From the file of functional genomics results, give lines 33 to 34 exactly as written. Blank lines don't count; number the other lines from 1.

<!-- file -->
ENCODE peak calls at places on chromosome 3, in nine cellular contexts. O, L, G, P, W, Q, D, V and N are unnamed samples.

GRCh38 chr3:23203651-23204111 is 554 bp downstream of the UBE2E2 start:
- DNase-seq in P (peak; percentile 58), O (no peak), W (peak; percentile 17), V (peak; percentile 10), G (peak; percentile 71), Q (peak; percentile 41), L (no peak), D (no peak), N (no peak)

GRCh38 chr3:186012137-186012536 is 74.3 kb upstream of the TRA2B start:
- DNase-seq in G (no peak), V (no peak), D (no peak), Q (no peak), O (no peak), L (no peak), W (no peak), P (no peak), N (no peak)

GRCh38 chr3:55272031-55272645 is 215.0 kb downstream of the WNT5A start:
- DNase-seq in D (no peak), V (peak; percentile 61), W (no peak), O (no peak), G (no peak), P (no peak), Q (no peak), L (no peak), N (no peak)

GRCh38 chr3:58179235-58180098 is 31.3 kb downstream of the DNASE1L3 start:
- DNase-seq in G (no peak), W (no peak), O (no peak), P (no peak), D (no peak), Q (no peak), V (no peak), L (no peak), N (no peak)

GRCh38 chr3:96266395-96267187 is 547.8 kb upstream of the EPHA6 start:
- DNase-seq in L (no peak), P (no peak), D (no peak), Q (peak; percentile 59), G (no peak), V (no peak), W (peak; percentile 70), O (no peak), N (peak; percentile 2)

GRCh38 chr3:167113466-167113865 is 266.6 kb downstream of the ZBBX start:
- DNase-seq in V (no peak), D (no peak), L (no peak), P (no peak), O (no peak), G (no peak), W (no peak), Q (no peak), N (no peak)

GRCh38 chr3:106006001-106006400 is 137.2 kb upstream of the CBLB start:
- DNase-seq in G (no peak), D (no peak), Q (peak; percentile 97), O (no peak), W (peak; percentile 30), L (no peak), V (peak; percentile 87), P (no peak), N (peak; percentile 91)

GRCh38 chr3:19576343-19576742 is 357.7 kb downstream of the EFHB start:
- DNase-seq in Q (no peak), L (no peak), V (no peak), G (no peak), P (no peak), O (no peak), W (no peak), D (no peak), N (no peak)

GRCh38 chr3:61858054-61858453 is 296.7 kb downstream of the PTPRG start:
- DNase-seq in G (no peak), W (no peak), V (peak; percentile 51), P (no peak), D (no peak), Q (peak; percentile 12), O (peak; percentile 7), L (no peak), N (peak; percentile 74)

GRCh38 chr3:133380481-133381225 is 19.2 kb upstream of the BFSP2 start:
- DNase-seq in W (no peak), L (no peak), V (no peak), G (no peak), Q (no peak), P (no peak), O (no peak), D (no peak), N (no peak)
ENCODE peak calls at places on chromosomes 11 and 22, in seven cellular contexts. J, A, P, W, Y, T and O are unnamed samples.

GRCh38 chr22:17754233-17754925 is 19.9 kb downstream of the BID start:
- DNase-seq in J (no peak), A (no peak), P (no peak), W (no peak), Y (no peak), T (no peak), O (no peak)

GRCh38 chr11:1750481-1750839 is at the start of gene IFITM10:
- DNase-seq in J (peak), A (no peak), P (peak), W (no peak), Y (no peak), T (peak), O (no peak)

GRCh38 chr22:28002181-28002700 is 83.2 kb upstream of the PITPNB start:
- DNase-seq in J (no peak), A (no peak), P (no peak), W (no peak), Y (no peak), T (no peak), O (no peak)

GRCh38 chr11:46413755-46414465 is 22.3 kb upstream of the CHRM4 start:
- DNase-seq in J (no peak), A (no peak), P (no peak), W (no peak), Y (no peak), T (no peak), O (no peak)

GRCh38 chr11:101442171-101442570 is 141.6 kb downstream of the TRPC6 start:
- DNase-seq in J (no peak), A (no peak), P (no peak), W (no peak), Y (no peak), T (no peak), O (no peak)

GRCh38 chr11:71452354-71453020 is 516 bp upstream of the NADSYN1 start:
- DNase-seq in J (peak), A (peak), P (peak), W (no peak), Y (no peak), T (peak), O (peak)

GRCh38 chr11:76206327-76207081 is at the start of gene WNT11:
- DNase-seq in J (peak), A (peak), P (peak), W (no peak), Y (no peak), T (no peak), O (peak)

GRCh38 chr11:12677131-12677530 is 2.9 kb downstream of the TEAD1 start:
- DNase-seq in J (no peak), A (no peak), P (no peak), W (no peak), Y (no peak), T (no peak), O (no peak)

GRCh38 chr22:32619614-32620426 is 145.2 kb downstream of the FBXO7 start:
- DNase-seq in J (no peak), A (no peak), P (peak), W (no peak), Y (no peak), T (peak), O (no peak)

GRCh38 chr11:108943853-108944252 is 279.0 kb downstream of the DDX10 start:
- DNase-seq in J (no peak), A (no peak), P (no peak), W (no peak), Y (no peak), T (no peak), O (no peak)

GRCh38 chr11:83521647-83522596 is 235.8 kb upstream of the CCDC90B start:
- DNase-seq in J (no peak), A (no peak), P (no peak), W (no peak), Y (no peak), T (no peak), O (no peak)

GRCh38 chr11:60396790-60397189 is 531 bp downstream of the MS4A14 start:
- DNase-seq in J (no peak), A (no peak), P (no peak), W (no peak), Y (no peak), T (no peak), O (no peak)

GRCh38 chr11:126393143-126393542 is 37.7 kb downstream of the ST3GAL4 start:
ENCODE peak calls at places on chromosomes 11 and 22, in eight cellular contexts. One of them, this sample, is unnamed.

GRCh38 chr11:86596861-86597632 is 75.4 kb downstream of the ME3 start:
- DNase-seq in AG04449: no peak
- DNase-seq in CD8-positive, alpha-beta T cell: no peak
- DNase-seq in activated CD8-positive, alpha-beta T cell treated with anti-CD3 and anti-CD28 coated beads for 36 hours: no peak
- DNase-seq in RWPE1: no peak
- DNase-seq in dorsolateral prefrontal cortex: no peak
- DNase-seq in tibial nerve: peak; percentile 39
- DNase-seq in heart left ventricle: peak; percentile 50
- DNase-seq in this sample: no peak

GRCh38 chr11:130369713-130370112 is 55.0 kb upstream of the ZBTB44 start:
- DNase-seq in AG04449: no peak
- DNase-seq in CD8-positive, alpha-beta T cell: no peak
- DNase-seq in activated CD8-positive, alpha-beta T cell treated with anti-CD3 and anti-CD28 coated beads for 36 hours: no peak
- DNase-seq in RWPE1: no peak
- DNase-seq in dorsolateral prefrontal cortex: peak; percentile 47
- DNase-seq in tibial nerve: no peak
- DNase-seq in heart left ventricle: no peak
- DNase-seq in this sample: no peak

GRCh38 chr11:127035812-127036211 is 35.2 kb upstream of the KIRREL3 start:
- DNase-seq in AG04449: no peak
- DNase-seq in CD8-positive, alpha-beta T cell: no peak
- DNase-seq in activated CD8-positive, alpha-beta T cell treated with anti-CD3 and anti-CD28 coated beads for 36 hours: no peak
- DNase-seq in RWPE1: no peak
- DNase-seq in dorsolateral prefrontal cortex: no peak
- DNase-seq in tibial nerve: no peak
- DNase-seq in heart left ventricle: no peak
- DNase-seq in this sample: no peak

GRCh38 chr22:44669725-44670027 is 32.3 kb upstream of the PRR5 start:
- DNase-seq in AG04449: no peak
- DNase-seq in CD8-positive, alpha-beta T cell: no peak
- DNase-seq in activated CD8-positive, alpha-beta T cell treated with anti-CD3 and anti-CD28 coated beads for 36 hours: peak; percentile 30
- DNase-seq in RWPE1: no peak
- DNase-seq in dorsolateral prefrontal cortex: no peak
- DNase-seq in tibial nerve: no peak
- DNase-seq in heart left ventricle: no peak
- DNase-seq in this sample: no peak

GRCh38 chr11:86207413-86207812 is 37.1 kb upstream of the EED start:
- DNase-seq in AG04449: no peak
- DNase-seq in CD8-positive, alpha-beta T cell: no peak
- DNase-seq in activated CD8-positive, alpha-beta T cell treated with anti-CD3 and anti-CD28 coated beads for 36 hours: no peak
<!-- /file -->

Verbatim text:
GRCh38 chr11:71452354-71453020 is 516 bp upstream of the NADSYN1 start:
- DNase-seq in J (peak), A (peak), P (peak), W (no peak), Y (no peak), T (peak), O (peak)